Red lacquered wooden duck-shaped container wth lid
This duck-shaped container was probably used at weddings, perhaps to serve rice or some other food. Red is the color of happiness, appropriate for a wedding. Mandarin ducks, believed to mate for life, are symbols of marital bliss and conjugal fidelity.
It is inlaid with mother-of-pearl designed with scenery and lacquered overall.
Lacquerware are items that have been painted with a decorative material called lacquer. This style is thought to have originated in South Asia, where it is still produced in countries including China, Japan, and Burma, as well as Korea and Vietnam. These countries, while utilizing many of the same techniques and similar styles, have also developed their own characteristic elements of lacquerware. The special style of Korean lacquerware is to inlay mother-of-pearl in combination with tortoise shell.
An elegant writing box, which originally came with a paperknife, a water-dropper, and a stone for grinding the ink. Black laquer with poetic motifs formed out of abalone shells, gold, silver and corroded lead.
An autumnal scene of a lone gate with tree, thatched fence and the moon. Interior of the box is decorated with wild autumn flowers done using the laborious maki-e technique.
The sword is long and slightly curved; the metal smith's name is engraved on the metal handle. The scabbard is painted with black laquer with image of samurai and cherry tree. He wears a jacket, pants, a straw hat and a sword, holding a brush, possibly writing a poem on a piece of paper hanging from the tree. The figure and tree are painted with rose-color and gold laquer.
Long swords (tachi) were the most important belongings for samurai, almost as equal to their lives; as many tragic stories attest, samurai could commit suicide when his sword was taken, stolen, or lost. The samurai in the laquered scabbard engages in a traditional literal activity, versing a poem in promptu. The combination of samurai and the literal practice may suggest the way of samurai" (bushidô) ideal: "exel in both civil and military pursuits" (bunbu ryôdô).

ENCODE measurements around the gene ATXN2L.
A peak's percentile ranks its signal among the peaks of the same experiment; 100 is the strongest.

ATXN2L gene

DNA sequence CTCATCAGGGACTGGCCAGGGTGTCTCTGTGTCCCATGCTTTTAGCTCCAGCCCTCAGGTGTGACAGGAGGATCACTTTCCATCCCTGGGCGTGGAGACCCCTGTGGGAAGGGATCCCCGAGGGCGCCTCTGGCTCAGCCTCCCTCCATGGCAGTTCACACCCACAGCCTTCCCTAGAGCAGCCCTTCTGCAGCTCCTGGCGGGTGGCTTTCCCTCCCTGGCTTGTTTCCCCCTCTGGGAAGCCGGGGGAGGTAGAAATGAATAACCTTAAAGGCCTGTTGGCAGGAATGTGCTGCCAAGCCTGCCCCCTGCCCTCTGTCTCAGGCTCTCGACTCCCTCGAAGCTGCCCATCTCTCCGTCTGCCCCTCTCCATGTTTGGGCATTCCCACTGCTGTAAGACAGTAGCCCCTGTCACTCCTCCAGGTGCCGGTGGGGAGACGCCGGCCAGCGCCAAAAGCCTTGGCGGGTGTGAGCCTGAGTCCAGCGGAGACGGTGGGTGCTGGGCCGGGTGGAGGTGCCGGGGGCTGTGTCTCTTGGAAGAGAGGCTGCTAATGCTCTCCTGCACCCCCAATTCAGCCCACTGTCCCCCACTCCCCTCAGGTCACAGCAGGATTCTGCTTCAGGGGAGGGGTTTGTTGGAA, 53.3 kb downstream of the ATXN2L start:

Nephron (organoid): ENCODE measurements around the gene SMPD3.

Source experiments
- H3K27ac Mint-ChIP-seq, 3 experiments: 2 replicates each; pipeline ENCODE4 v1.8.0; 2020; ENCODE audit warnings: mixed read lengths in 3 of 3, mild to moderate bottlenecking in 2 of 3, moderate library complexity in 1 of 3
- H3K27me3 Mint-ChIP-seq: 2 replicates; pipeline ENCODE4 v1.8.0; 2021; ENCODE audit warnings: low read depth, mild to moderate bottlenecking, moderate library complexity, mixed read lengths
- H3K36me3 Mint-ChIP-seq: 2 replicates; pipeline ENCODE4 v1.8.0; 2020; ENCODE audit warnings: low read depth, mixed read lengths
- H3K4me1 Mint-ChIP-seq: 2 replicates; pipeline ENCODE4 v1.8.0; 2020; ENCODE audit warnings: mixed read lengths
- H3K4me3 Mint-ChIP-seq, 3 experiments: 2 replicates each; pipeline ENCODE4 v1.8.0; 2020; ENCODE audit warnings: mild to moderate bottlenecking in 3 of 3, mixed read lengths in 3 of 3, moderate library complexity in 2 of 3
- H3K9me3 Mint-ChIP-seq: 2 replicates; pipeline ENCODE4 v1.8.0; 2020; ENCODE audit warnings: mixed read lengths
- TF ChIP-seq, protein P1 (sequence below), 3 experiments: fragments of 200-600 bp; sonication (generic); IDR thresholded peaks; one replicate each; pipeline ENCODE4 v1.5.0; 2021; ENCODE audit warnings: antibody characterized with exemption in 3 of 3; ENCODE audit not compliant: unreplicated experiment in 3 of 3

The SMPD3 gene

The sword is long and slightly curved; the handle cover is wrapped with black cords, mostly worn out. The round tsuba (sword guard) is made of steel and has two holes. The scabbard is painted with lacquer and has a string for hanging. There is a pair of lion-shaped menuki (fitting) on the handle.
Long swords (tachi) were the most important belongings for samurai, almost as equal to their lives; as many tragic stories attest, samurai could commit suicide when his sword was taken, stolen, or lost.
Lacquered wooden box with inlaid mother-of-pearl in double-dragon design. The heads of each dragon stretch diagonally inward from opposite corners of the box, with wide eyes and open mouths. Their bodies curve in and out of the top plane of the box, creating an opposing effect with symmetrical balance. The dragons reach forward towards a flaming orb in the center of the box, called a cintamani, or Buddhist wish-granting jewel. Among the dragons are swirling cloud designs made of inlaid nacre and copper wire.
Box decorated with double-dragons reaching for cintamani (Buddhist wish-granting jewel).